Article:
4. National Library of Medicine


Business Continuity Plan 101

If you want your business to remain competitive even during a business disruption, you need to self-reflect.

What’s your plan against the unexpected?

The truth is, numerous threats can halt your business operations at any time. If your employees cannot quickly pivot to ensure business continuity, you won’t just struggle with competition, but with survival.

The simple solution is a business continuity plan (BCP).

What Is a Business Continuity Plan?

Techopedia defines BCP as:

“A business continuity plan (BCP) is a plan to help ensure that business processes can continue during a time of emergency or disaster. Such emergencies or disasters might include a fire or any other case where business is not able to occur under normal conditions. Businesses need to look at all such potential threats and devise BCPs to ensure continued operations should the threat become a reality.”

 Benefits of a BCP

BCP empowers your business to respond to disruption(s) that could potentially affect business operations. It minimizes the impact of disruptions while also enabling you to quickly get mission-critical processes up and running with minimal or no data loss. 

Being able to deliver services/products to customers despite calamities paints your business in a positive light among customers. 

Essentially, BCP safeguards your revenue and reputation during business disruption.

BCP will play an important role in a post-pandemic world. It’s likely your business will have to operate with a hybrid infrastructure, where half your employees will work from the office and the other half from pretty much anywhere.

Components of a Business Continuity Plan

A healthy business continuity plan should have the following components:

BCPs vary based on the requirements of an organization’s industry and the unique needs of the business. However, there are a few components every healthy BCP should have.

  1. Recovery personnel

A dedicated individual should be assigned to manage the recovery process to get systems back up and running quickly.

  1. Recovery procedure

The recovery procedure outlines the strategies to restore key business functions and helps to prioritize assets critical to business operation. These assets include equipment, IT systems and contact lists. To protect critical assets, classify them based on their criticality to the business and define recovery objectives such as Recovery Point Objective (RPO) and Recovery Time Objective (RTO).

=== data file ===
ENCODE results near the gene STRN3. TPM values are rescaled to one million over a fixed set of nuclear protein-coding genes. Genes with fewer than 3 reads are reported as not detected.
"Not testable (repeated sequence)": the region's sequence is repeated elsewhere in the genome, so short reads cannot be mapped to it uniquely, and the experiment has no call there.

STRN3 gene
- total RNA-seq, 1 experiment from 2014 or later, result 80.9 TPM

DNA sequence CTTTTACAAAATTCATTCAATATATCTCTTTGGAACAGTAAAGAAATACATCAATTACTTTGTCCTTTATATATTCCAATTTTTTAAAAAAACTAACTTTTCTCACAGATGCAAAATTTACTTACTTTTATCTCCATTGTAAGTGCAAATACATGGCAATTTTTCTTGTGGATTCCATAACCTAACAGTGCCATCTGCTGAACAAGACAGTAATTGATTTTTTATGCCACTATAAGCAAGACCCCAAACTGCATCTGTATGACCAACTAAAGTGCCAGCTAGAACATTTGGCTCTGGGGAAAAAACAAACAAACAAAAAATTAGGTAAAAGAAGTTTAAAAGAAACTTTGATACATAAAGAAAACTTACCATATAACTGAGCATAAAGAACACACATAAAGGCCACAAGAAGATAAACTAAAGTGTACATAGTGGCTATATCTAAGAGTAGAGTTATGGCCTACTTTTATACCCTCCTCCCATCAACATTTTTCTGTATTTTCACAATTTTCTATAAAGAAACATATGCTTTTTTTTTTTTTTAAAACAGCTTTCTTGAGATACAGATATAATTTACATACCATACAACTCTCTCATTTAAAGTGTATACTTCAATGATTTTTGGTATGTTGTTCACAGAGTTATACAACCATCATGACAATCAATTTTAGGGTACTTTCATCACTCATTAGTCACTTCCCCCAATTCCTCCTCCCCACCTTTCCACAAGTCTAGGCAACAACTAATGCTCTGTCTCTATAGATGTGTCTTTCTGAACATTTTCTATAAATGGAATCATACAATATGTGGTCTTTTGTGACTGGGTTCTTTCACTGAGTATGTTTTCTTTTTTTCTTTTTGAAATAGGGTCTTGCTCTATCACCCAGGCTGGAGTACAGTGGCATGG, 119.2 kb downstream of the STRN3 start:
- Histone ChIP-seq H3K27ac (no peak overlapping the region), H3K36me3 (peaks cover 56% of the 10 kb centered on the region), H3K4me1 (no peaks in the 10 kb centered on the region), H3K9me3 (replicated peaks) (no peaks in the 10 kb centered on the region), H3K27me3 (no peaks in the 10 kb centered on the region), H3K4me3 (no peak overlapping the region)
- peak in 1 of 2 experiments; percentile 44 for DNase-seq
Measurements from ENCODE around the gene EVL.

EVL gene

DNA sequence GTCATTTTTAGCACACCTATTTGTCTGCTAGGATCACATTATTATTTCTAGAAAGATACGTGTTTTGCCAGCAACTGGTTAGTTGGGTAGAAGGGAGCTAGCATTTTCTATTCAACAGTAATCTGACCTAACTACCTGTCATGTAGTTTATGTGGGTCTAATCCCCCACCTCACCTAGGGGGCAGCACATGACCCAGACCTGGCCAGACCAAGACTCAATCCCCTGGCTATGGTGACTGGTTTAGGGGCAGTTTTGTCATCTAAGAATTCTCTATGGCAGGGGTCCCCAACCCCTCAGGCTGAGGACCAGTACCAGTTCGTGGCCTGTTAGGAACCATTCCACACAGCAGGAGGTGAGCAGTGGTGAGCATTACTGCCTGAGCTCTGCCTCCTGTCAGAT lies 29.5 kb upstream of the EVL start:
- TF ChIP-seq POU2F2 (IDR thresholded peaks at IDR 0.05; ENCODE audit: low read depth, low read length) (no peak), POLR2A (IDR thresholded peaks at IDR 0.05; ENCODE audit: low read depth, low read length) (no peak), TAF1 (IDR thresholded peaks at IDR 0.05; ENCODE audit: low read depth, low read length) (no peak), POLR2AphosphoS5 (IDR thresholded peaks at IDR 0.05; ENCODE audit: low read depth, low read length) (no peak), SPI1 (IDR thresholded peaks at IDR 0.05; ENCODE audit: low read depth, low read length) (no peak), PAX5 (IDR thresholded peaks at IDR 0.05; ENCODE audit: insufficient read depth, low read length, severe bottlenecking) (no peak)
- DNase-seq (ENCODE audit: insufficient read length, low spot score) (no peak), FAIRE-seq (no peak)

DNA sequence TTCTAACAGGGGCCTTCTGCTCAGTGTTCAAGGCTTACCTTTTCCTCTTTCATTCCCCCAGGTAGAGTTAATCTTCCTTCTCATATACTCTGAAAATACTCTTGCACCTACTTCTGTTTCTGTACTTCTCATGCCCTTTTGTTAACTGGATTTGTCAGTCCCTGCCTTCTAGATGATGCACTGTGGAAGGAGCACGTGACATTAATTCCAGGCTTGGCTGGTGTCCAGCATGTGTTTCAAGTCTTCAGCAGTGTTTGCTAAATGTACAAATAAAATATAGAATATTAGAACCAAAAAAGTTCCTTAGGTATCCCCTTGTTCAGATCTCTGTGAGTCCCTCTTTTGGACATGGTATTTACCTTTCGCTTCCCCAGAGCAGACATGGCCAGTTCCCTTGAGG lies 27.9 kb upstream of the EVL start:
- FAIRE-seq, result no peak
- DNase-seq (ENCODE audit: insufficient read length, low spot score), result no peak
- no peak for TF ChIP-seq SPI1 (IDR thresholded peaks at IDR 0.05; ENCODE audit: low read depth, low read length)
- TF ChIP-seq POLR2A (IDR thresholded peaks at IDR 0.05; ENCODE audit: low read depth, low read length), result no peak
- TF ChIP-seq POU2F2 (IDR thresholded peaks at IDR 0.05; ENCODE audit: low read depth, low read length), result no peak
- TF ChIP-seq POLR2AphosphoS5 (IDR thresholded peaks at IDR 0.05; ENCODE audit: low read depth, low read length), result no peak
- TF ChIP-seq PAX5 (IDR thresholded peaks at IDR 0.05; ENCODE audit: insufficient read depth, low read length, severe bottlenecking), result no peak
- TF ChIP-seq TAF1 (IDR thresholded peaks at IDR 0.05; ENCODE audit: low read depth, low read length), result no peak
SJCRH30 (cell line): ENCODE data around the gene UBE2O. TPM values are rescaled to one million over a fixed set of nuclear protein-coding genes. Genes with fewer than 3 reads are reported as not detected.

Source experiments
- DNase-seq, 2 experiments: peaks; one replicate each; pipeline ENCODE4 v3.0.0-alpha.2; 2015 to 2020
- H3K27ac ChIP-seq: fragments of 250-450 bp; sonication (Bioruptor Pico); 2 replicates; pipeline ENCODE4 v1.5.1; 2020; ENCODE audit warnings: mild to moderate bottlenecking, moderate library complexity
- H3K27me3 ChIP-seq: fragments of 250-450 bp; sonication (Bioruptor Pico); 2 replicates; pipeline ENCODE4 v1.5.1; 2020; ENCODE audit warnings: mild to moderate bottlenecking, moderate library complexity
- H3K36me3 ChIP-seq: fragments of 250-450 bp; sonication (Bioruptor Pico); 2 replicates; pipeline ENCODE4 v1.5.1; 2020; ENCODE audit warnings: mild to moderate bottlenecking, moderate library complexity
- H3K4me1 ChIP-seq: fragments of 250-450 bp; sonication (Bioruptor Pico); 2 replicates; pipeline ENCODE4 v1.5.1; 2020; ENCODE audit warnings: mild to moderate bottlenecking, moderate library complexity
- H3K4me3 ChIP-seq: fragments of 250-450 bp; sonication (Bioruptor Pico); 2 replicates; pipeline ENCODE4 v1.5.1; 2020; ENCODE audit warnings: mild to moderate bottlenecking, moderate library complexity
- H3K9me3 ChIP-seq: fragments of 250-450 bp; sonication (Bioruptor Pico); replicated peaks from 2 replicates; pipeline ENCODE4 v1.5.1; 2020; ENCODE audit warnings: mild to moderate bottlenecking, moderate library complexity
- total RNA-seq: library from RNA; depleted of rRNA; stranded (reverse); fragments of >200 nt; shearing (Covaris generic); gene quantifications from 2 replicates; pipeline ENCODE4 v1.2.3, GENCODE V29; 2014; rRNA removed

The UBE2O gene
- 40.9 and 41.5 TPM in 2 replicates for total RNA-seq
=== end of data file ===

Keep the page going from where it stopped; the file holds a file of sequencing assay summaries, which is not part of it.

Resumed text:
1. Data backup

Your BCP should establish how to back up data as well as the methods used for backup and recovery. Depending on RTO and RPO, as well as the granularity of recoveries required (i.e., restoration of individual files), your methods may vary.

Business Continuity Testing

BCP testing gives you insights into how prepared your employees are in case a disruption occurs. It is a risk-to-reality simulation in which employees need to work together to find a solution and recover lost data, communications technologies or damaged property.

To keep everything running smoothly, your business should test BCP at least once a year. However, the frequency of your testing largely depends on the nature of your business, turnover rates, rapid process changes or new regulations.

The Reality of BCP Testing

On the surface, manual testing is important to maintain a business continuity plan that works during an actual disruption. The reality is that businesses struggle to match manual BCP testing with the frequency at which cyberattacks occur.

Confused about how to move forward with your business continuity plan and testing? Don’t worry. We can help. Contact us now to learn more.